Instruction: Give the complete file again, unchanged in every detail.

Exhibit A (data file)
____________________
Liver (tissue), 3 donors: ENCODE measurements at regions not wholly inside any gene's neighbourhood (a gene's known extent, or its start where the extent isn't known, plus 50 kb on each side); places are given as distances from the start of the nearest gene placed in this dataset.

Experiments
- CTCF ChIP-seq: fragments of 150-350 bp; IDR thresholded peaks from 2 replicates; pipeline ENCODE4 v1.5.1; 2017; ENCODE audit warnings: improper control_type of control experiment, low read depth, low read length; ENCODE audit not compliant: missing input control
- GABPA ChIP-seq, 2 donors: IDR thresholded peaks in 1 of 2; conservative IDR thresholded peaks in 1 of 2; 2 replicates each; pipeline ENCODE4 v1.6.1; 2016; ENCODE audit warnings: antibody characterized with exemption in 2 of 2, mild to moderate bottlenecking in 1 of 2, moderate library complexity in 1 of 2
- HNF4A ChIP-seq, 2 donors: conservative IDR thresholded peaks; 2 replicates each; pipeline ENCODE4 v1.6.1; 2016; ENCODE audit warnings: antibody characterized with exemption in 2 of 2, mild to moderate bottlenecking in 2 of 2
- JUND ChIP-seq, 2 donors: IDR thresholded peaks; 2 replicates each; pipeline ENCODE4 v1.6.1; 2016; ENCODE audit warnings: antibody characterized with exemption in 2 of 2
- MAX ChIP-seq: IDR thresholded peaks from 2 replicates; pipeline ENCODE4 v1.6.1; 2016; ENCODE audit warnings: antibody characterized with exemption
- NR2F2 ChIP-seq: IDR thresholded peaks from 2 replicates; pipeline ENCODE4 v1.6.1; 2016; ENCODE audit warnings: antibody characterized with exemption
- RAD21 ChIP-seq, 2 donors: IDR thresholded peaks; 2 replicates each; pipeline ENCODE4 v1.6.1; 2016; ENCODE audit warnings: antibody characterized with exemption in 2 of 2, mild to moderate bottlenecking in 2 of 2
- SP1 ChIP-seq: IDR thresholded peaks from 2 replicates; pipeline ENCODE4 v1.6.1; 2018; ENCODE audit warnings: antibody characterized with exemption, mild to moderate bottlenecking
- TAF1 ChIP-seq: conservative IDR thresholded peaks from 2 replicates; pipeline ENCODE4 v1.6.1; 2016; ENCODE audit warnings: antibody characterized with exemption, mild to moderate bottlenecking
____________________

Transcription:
Liver (tissue), 3 donors: ENCODE measurements at regions not wholly inside any gene's neighbourhood (a gene's known extent, or its start where the extent isn't known, plus 50 kb on each side); places are given as distances from the start of the nearest gene placed in this dataset.

Experiments
- CTCF ChIP-seq: fragments of 150-350 bp; IDR thresholded peaks from 2 replicates; pipeline ENCODE4 v1.5.1; 2017; ENCODE audit warnings: improper control_type of control experiment, low read depth, low read length; ENCODE audit not compliant: missing input control
- GABPA ChIP-seq, 2 donors: IDR thresholded peaks in 1 of 2; conservative IDR thresholded peaks in 1 of 2; 2 replicates each; pipeline ENCODE4 v1.6.1; 2016; ENCODE audit warnings: antibody characterized with exemption in 2 of 2, mild to moderate bottlenecking in 1 of 2, moderate library complexity in 1 of 2
- HNF4A ChIP-seq, 2 donors: conservative IDR thresholded peaks; 2 replicates each; pipeline ENCODE4 v1.6.1; 2016; ENCODE audit warnings: antibody characterized with exemption in 2 of 2, mild to moderate bottlenecking in 2 of 2
- JUND ChIP-seq, 2 donors: IDR thresholded peaks; 2 replicates each; pipeline ENCODE4 v1.6.1; 2016; ENCODE audit warnings: antibody characterized with exemption in 2 of 2
- MAX ChIP-seq: IDR thresholded peaks from 2 replicates; pipeline ENCODE4 v1.6.1; 2016; ENCODE audit warnings: antibody characterized with exemption
- NR2F2 ChIP-seq: IDR thresholded peaks from 2 replicates; pipeline ENCODE4 v1.6.1; 2016; ENCODE audit warnings: antibody characterized with exemption
- RAD21 ChIP-seq, 2 donors: IDR thresholded peaks; 2 replicates each; pipeline ENCODE4 v1.6.1; 2016; ENCODE audit warnings: antibody characterized with exemption in 2 of 2, mild to moderate bottlenecking in 2 of 2
- SP1 ChIP-seq: IDR thresholded peaks from 2 replicates; pipeline ENCODE4 v1.6.1; 2018; ENCODE audit warnings: antibody characterized with exemption, mild to moderate bottlenecking
- TAF1 ChIP-seq: conservative IDR thresholded peaks from 2 replicates; pipeline ENCODE4 v1.6.1; 2016; ENCODE audit warnings: antibody characterized with exemption, mild to moderate bottlenecking